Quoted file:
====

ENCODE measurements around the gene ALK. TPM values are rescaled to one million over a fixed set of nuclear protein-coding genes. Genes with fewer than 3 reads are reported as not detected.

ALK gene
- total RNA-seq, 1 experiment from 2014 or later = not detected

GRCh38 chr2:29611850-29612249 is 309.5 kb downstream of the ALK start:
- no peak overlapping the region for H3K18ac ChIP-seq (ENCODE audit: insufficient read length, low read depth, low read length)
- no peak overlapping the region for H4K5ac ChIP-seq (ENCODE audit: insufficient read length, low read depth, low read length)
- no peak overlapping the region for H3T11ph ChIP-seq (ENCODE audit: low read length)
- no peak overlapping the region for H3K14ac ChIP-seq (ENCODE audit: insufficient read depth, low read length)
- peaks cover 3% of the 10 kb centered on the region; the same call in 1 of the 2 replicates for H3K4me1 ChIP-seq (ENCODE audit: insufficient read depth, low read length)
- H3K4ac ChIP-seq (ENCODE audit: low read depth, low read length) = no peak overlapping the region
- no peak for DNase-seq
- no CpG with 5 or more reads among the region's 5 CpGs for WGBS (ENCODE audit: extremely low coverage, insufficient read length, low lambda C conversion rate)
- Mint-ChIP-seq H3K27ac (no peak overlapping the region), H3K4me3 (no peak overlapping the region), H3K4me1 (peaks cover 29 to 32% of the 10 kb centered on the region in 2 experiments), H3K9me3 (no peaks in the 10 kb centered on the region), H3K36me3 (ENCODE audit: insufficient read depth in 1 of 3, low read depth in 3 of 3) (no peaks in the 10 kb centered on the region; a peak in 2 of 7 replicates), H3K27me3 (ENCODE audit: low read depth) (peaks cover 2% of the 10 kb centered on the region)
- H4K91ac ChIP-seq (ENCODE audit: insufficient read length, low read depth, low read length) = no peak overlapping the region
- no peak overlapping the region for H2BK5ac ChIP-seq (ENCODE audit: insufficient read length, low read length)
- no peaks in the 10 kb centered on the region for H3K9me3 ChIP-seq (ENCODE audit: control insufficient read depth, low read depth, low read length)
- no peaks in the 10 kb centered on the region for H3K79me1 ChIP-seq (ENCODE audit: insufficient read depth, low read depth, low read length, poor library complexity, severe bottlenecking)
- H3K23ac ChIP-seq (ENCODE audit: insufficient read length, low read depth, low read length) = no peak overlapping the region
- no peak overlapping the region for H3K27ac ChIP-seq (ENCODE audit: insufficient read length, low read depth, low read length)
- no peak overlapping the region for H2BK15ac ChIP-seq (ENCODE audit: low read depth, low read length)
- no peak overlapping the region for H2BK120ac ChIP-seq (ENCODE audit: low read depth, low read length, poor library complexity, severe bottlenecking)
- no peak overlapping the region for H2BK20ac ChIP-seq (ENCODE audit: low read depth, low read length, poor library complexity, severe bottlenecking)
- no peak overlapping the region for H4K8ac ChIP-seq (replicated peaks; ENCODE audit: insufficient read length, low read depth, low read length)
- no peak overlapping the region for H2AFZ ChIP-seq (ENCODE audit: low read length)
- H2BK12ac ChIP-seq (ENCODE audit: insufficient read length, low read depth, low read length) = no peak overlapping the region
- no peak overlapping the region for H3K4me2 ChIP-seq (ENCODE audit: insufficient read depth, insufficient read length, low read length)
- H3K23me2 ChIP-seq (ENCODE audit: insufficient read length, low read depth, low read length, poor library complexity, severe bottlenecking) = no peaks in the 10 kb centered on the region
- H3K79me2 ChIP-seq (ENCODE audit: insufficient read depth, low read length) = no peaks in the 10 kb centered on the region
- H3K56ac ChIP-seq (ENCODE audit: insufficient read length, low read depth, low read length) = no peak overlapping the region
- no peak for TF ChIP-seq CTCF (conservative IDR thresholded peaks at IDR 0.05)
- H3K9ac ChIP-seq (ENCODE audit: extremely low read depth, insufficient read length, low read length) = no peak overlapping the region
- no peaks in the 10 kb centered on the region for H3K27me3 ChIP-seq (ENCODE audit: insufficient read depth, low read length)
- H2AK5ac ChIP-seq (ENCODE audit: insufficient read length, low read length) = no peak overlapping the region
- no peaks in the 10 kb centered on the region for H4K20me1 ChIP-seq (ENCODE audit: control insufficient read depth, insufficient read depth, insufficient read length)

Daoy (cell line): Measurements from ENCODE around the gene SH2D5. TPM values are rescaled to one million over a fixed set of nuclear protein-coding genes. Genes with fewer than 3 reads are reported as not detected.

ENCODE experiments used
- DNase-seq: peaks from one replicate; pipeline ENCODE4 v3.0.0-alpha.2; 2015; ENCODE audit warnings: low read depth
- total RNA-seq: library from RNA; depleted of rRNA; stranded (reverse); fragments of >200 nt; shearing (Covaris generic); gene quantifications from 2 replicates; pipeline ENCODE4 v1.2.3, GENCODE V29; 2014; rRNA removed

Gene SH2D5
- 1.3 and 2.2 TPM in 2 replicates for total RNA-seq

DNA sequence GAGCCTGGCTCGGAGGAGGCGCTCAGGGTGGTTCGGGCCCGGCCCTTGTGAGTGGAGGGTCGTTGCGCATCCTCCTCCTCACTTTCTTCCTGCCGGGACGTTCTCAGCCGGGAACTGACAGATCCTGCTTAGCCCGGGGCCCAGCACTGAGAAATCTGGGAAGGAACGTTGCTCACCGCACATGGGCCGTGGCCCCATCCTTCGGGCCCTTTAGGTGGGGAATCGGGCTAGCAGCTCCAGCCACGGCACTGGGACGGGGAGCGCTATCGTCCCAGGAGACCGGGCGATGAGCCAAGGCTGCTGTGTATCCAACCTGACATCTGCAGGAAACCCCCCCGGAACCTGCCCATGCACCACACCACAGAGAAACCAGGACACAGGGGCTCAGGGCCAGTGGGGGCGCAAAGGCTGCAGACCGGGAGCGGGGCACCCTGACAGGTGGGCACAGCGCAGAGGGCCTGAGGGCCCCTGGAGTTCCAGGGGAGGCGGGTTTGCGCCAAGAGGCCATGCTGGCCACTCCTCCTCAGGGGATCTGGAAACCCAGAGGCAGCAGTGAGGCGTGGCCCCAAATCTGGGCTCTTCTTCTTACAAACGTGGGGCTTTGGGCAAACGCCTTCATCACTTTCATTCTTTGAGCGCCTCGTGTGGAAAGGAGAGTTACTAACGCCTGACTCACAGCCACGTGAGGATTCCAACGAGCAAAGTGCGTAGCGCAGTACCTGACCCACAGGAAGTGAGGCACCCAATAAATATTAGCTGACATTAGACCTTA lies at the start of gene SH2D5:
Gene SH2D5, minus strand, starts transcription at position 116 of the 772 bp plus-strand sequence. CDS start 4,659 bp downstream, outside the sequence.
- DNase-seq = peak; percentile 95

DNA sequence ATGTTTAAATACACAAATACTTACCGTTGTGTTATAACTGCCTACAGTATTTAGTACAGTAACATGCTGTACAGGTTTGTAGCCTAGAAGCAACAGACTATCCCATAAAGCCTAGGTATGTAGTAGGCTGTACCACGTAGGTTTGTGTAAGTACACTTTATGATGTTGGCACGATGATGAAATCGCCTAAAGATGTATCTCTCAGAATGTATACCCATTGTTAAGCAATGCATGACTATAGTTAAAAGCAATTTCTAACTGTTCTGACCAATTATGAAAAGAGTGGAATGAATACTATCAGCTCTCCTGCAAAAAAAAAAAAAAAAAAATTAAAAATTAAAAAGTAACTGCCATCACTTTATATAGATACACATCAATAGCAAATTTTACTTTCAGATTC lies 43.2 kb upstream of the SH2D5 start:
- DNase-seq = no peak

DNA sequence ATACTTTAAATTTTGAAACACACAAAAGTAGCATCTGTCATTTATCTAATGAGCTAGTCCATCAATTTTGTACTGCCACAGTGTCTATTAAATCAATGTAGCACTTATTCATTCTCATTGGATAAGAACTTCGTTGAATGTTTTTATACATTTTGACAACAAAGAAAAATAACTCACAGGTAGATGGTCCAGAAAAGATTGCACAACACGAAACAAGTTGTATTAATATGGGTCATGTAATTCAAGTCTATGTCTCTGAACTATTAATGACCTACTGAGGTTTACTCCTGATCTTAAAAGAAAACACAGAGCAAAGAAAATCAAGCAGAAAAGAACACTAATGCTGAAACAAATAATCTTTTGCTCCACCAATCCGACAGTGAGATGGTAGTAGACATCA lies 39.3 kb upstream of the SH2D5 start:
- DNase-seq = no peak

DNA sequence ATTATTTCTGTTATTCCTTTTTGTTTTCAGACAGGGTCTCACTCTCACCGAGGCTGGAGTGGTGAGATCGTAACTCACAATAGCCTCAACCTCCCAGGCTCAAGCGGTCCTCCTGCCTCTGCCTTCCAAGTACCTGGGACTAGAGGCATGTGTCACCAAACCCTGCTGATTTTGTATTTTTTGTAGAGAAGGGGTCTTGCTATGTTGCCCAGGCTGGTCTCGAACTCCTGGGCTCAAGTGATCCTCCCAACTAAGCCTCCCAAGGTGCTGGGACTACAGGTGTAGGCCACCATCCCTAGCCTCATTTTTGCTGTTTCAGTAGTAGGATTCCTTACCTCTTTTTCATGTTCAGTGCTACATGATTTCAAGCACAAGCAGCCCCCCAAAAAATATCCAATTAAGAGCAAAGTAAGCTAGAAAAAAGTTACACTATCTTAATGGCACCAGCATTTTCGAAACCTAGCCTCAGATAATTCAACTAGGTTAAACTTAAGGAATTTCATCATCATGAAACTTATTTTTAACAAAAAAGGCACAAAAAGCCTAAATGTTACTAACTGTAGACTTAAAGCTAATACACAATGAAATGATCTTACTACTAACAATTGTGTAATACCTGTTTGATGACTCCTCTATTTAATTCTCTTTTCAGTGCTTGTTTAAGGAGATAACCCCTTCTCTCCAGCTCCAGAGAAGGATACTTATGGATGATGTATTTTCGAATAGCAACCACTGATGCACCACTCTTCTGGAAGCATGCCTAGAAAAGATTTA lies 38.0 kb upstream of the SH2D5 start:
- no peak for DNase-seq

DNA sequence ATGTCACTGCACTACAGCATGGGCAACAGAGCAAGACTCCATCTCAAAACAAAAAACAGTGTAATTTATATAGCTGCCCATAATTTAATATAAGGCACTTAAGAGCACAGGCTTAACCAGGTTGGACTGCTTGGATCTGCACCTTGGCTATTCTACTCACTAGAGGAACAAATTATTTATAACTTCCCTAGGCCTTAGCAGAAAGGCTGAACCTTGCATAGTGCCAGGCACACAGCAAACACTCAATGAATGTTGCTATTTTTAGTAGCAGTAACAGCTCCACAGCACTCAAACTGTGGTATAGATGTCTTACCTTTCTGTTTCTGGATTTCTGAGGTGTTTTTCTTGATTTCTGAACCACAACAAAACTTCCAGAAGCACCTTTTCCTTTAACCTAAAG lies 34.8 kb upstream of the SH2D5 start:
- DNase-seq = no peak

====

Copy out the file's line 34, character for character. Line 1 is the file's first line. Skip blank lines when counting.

- no peaks in the 10 kb centered on the region for H4K20me1 ChIP-seq (ENCODE audit: control insufficient read depth, insufficient read depth, insufficient read length)